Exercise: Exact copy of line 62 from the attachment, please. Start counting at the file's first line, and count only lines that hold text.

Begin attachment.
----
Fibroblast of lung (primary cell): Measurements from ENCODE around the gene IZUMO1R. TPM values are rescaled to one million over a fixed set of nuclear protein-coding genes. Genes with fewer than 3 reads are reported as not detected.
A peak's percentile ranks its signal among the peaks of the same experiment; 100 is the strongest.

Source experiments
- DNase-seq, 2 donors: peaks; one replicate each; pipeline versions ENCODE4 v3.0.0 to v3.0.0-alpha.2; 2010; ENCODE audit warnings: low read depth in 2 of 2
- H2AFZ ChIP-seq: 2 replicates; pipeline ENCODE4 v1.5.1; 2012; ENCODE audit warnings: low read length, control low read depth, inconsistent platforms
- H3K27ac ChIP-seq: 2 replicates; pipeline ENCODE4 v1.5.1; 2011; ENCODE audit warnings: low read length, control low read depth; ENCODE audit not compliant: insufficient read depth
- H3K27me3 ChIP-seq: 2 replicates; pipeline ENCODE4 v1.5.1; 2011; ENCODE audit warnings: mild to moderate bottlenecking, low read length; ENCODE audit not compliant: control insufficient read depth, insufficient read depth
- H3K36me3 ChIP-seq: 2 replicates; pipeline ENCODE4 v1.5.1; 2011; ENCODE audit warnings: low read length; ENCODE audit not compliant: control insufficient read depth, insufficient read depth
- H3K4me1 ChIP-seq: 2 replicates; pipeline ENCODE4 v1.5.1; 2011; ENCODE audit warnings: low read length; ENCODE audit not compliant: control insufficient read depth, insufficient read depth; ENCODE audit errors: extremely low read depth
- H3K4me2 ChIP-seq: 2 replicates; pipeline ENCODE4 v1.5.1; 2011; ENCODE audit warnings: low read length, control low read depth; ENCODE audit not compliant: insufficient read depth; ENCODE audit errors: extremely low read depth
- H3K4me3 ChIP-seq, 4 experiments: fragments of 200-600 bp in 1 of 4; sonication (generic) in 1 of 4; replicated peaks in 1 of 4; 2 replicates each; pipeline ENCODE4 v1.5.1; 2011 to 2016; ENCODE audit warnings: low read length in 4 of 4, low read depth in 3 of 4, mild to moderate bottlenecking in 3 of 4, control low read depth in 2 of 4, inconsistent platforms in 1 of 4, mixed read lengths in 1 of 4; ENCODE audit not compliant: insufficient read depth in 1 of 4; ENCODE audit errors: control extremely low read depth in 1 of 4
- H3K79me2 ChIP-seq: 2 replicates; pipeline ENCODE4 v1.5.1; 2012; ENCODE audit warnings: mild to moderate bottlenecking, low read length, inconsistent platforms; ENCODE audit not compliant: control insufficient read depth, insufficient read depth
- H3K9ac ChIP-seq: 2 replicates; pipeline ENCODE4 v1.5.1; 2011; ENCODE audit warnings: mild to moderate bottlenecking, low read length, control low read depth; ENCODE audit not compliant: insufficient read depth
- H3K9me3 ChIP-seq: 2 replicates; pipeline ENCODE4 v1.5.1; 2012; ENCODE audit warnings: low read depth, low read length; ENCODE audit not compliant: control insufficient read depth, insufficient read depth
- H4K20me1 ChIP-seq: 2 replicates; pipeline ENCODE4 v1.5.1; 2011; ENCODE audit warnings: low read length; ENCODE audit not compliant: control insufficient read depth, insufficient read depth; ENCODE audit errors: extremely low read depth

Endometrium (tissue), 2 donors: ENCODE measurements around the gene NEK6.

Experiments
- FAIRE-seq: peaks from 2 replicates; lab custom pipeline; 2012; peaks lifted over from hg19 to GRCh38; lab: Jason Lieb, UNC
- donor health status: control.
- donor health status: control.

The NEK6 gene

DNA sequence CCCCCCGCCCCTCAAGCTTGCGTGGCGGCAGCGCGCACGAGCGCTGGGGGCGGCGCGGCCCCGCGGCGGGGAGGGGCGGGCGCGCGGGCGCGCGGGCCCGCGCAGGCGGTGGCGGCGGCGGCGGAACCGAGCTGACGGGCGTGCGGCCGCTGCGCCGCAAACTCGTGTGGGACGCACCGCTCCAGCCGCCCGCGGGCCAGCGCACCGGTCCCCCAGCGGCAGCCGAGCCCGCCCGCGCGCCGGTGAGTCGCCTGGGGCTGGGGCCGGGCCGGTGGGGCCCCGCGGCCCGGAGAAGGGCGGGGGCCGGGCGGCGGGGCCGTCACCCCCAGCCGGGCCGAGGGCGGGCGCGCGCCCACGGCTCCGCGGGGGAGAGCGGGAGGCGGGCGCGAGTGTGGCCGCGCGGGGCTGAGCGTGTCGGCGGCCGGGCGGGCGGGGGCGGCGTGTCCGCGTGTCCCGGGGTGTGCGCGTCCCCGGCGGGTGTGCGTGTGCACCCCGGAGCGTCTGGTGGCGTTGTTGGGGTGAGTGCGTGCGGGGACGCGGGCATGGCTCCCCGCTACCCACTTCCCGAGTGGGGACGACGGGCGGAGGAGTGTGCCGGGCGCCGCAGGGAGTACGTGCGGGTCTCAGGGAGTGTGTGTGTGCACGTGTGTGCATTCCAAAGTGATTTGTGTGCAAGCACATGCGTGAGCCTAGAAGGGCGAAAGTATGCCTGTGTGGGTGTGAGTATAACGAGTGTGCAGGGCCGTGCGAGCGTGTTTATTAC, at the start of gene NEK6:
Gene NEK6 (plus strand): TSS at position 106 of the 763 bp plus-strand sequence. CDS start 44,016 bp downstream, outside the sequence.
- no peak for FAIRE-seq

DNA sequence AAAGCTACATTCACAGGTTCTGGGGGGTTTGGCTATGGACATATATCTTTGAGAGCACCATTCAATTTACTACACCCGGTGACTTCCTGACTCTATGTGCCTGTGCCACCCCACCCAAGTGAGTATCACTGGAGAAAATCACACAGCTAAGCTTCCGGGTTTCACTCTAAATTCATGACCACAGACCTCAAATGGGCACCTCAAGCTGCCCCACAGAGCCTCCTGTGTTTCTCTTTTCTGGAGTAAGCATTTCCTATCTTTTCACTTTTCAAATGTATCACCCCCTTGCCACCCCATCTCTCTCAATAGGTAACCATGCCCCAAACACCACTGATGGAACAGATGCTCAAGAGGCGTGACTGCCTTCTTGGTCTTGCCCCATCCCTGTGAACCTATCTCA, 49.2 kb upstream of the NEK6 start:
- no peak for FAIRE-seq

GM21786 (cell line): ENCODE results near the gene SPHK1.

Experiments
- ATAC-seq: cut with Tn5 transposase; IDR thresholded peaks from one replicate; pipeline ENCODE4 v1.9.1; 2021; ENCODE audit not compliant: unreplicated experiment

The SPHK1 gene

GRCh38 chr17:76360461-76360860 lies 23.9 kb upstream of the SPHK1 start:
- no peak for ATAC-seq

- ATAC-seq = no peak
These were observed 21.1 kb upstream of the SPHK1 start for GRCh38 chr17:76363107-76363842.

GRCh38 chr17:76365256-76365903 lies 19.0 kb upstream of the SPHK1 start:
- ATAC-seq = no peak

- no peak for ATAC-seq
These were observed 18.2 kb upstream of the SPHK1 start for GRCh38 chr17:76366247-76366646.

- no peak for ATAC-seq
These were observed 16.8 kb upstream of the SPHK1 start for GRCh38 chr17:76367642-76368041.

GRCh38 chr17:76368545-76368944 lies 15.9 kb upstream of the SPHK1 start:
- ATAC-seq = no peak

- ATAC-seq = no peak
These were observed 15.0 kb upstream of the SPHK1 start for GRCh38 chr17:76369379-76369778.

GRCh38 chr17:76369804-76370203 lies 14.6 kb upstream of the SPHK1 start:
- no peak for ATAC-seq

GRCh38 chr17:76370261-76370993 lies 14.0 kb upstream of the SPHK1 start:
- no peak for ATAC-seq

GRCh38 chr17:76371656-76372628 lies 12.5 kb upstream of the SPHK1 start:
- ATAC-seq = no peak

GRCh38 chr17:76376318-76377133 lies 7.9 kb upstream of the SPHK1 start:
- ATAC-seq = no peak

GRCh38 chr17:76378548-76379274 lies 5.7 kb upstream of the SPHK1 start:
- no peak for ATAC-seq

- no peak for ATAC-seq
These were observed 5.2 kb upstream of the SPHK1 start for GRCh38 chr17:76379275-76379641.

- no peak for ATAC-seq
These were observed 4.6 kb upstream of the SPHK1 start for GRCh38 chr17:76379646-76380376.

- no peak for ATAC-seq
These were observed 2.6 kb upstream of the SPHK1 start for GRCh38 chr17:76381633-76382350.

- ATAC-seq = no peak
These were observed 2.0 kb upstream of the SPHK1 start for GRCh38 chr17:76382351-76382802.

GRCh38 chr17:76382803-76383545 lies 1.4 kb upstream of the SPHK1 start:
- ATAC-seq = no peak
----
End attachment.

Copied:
These were observed 2.0 kb upstream of the SPHK1 start for GRCh38 chr17:76382351-76382802.